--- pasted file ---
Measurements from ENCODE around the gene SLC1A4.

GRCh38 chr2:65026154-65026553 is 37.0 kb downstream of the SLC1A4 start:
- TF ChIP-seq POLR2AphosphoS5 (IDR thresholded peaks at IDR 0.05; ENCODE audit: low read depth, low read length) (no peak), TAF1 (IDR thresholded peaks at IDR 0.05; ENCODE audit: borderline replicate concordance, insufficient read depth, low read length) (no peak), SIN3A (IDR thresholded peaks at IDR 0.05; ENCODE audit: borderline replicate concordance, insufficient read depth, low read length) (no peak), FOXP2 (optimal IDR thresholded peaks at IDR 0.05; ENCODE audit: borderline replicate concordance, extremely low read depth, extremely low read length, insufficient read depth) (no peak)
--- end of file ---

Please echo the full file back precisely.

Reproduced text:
Measurements from ENCODE around the gene SLC1A4.

GRCh38 chr2:65026154-65026553 is 37.0 kb downstream of the SLC1A4 start:
- TF ChIP-seq POLR2AphosphoS5 (IDR thresholded peaks at IDR 0.05; ENCODE audit: low read depth, low read length) (no peak), TAF1 (IDR thresholded peaks at IDR 0.05; ENCODE audit: borderline replicate concordance, insufficient read depth, low read length) (no peak), SIN3A (IDR thresholded peaks at IDR 0.05; ENCODE audit: borderline replicate concordance, insufficient read depth, low read length) (no peak), FOXP2 (optimal IDR thresholded peaks at IDR 0.05; ENCODE audit: borderline replicate concordance, extremely low read depth, extremely low read length, insufficient read depth) (no peak)